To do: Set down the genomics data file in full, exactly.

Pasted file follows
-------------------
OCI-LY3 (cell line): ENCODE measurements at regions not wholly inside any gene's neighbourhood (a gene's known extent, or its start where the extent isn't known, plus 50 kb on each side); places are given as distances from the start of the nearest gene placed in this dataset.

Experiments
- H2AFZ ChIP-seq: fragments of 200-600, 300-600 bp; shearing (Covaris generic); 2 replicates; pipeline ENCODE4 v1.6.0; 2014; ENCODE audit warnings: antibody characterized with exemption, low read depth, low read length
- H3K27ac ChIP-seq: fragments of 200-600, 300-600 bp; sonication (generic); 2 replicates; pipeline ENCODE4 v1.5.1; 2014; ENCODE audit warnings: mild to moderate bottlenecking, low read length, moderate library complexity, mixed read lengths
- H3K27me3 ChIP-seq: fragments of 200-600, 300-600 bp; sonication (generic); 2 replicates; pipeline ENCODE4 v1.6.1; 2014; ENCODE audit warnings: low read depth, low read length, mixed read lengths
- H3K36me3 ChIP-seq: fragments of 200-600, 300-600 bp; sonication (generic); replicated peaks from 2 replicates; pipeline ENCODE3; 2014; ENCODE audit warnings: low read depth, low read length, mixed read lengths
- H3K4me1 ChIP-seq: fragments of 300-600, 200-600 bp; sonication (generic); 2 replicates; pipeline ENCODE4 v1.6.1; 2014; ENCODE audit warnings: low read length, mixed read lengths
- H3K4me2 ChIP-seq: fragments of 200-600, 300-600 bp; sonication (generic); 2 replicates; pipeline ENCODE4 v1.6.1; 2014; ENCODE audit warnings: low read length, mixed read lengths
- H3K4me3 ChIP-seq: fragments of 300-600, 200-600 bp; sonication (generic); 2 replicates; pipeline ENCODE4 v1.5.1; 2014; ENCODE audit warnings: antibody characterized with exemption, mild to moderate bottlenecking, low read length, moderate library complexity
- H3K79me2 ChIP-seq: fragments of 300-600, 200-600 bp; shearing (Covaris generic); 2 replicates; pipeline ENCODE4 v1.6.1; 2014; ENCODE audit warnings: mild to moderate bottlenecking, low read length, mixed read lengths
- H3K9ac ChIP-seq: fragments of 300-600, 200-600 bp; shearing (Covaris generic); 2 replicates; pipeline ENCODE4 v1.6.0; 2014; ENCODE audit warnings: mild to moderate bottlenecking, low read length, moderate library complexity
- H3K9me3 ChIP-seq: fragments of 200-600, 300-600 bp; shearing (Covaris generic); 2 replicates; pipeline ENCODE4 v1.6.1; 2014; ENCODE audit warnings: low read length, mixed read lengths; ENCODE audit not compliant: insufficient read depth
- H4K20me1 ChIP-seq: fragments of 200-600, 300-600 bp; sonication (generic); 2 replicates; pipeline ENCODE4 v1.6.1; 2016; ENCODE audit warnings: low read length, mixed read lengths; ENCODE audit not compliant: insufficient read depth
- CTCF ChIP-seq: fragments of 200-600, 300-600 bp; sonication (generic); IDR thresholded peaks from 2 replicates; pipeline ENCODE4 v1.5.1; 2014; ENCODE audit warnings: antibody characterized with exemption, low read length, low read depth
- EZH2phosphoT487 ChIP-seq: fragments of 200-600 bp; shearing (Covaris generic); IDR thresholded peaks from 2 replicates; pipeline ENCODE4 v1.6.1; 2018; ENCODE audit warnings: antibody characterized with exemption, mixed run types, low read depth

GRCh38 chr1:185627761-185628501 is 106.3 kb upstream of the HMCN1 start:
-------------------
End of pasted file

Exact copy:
OCI-LY3 (cell line): ENCODE measurements at regions not wholly inside any gene's neighbourhood (a gene's known extent, or its start where the extent isn't known, plus 50 kb on each side); places are given as distances from the start of the nearest gene placed in this dataset.

Experiments
- H2AFZ ChIP-seq: fragments of 200-600, 300-600 bp; shearing (Covaris generic); 2 replicates; pipeline ENCODE4 v1.6.0; 2014; ENCODE audit warnings: antibody characterized with exemption, low read depth, low read length
- H3K27ac ChIP-seq: fragments of 200-600, 300-600 bp; sonication (generic); 2 replicates; pipeline ENCODE4 v1.5.1; 2014; ENCODE audit warnings: mild to moderate bottlenecking, low read length, moderate library complexity, mixed read lengths
- H3K27me3 ChIP-seq: fragments of 200-600, 300-600 bp; sonication (generic); 2 replicates; pipeline ENCODE4 v1.6.1; 2014; ENCODE audit warnings: low read depth, low read length, mixed read lengths
- H3K36me3 ChIP-seq: fragments of 200-600, 300-600 bp; sonication (generic); replicated peaks from 2 replicates; pipeline ENCODE3; 2014; ENCODE audit warnings: low read depth, low read length, mixed read lengths
- H3K4me1 ChIP-seq: fragments of 300-600, 200-600 bp; sonication (generic); 2 replicates; pipeline ENCODE4 v1.6.1; 2014; ENCODE audit warnings: low read length, mixed read lengths
- H3K4me2 ChIP-seq: fragments of 200-600, 300-600 bp; sonication (generic); 2 replicates; pipeline ENCODE4 v1.6.1; 2014; ENCODE audit warnings: low read length, mixed read lengths
- H3K4me3 ChIP-seq: fragments of 300-600, 200-600 bp; sonication (generic); 2 replicates; pipeline ENCODE4 v1.5.1; 2014; ENCODE audit warnings: antibody characterized with exemption, mild to moderate bottlenecking, low read length, moderate library complexity
- H3K79me2 ChIP-seq: fragments of 300-600, 200-600 bp; shearing (Covaris generic); 2 replicates; pipeline ENCODE4 v1.6.1; 2014; ENCODE audit warnings: mild to moderate bottlenecking, low read length, mixed read lengths
- H3K9ac ChIP-seq: fragments of 300-600, 200-600 bp; shearing (Covaris generic); 2 replicates; pipeline ENCODE4 v1.6.0; 2014; ENCODE audit warnings: mild to moderate bottlenecking, low read length, moderate library complexity
- H3K9me3 ChIP-seq: fragments of 200-600, 300-600 bp; shearing (Covaris generic); 2 replicates; pipeline ENCODE4 v1.6.1; 2014; ENCODE audit warnings: low read length, mixed read lengths; ENCODE audit not compliant: insufficient read depth
- H4K20me1 ChIP-seq: fragments of 200-600, 300-600 bp; sonication (generic); 2 replicates; pipeline ENCODE4 v1.6.1; 2016; ENCODE audit warnings: low read length, mixed read lengths; ENCODE audit not compliant: insufficient read depth
- CTCF ChIP-seq: fragments of 200-600, 300-600 bp; sonication (generic); IDR thresholded peaks from 2 replicates; pipeline ENCODE4 v1.5.1; 2014; ENCODE audit warnings: antibody characterized with exemption, low read length, low read depth
- EZH2phosphoT487 ChIP-seq: fragments of 200-600 bp; shearing (Covaris generic); IDR thresholded peaks from 2 replicates; pipeline ENCODE4 v1.6.1; 2018; ENCODE audit warnings: antibody characterized with exemption, mixed run types, low read depth

GRCh38 chr1:185627761-185628501 is 106.3 kb upstream of the HMCN1 start: